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The WEPP watershed model. I. Hydrology and erosion

Ascough, J.I.; Baffaut, C.N.aring, M.; Liu, B.

Transactions of the ASAE 40(4): 921-933

1997


ISSN/ISBN: 0001-2351
Accession: 013204980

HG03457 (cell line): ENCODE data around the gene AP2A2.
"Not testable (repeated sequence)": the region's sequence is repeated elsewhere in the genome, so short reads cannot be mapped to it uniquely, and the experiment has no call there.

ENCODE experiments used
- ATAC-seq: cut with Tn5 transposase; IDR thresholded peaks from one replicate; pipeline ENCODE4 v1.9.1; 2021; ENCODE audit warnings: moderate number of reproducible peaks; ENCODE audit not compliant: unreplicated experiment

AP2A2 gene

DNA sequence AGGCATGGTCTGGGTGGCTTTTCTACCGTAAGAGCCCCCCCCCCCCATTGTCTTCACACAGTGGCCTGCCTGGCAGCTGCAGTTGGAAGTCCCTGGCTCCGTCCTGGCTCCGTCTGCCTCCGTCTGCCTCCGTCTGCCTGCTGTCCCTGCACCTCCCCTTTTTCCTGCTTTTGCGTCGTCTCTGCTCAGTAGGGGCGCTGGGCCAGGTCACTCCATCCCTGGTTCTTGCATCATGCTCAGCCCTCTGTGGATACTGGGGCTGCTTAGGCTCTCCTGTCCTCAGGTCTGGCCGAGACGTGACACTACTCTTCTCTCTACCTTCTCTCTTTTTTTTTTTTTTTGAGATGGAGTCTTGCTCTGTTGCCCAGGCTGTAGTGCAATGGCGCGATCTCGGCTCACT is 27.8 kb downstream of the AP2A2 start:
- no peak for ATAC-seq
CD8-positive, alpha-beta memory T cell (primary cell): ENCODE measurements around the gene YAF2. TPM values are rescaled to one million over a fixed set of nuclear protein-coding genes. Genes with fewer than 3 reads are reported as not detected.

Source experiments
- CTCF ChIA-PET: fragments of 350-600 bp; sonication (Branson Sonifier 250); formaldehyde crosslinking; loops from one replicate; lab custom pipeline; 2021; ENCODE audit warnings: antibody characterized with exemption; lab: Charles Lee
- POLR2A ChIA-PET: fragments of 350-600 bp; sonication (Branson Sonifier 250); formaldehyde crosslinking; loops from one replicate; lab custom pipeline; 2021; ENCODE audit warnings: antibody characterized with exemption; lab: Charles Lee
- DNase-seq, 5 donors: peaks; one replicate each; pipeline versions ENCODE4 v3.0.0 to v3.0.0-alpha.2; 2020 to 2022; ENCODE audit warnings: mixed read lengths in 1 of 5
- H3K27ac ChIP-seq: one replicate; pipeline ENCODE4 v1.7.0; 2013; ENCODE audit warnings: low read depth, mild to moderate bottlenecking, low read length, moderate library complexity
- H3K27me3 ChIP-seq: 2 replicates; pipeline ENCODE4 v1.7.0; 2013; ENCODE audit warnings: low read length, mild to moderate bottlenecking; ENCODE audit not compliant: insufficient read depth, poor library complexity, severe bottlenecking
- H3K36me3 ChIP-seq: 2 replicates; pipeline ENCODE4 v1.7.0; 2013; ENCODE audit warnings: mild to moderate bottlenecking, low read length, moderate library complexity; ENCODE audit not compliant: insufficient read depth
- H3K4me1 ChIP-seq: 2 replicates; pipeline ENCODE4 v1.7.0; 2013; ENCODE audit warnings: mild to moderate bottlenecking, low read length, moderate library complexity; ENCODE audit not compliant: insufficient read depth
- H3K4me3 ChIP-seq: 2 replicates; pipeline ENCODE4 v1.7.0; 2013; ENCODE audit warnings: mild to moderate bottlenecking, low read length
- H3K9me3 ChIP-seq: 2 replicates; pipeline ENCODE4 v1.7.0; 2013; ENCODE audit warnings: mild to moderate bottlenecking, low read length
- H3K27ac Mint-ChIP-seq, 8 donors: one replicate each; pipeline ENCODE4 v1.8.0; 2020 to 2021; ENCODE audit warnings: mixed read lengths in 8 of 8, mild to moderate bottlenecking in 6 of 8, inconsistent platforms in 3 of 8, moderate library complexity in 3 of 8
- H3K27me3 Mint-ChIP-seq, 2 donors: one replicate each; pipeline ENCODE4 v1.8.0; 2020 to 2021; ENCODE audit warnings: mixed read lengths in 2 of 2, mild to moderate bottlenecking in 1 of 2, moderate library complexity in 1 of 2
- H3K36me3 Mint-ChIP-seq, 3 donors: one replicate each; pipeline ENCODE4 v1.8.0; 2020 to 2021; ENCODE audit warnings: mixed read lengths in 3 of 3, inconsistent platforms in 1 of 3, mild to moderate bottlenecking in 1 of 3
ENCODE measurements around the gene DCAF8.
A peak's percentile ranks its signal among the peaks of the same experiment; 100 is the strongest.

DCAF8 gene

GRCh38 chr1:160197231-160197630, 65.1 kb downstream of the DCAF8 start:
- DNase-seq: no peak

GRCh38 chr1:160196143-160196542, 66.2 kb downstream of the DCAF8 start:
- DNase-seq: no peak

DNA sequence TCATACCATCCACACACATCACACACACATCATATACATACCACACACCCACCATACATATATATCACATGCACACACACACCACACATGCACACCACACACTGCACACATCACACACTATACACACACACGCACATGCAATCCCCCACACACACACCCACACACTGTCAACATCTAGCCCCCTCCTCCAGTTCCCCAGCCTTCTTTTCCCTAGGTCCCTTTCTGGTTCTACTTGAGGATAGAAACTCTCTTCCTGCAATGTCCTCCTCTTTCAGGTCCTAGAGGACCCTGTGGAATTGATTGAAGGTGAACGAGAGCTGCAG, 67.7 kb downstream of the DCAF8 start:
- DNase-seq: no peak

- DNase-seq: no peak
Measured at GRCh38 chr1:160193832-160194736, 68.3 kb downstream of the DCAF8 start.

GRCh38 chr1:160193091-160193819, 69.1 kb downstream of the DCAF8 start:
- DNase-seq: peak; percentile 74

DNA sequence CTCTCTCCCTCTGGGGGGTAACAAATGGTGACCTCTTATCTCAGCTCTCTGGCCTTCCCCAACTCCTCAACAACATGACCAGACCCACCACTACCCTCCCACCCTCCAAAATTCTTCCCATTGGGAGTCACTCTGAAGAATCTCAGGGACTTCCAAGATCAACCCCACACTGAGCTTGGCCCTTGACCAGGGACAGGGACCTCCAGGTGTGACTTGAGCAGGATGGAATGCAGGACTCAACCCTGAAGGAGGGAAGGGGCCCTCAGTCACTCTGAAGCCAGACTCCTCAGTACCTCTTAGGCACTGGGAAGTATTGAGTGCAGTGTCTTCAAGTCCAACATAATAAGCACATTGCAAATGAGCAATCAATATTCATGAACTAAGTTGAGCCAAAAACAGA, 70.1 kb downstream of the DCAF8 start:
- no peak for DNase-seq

The Water Erosion Prediction Project (WEPP) watershed scale model is a continuous simulation tool that extends the capability of the WEPP hillslope model to provide erosion prediction technology for small cropland and rangeland watersheds. The model is based on fundamentals of erosion theory, soil and plant science, channel flow hydraulics, and rainfall-runoff relationships, and contains hillslopes, channels, and impoundments as the primary components. The hillslope and channel components can be further divided into hydrology and erosion components. Channel infiltration is calculated by a Green-Ampt Mein-Larson infiltration equation. A continuous channel water balance is maintained, including calculation of evapotranspiration, soil water percolation, canopy rainfall interception, and surface depressional storage. The channel peak runoff rate is calculated using either a modified Rational equation or the equation used in the CREAMS model. Flow depth and hydraulic shear stress along the channel are computed by regression equations based on a numerical solution of the steady state spatially varied flow equations. Detachment, transport, and deposition within constructed channels or concentrated flow gullies are calculated by a steady state solution to the sediment continuity equation. The impoundment component routes runoff and sediment through several types of impoundment structures, including farm ponds, culverts, filter fences, and check dams. The purpose of this article is to provide an overview of the model conceptual framework and structure. In addition, detailed mathematical representations of the processes simulated by the channel hydrology and erosion components are presented. The processes simulated by the impoundment component are not described in this article, but it does include impoundment effects on watershed model channel peak discharge and time of concentration calculations.

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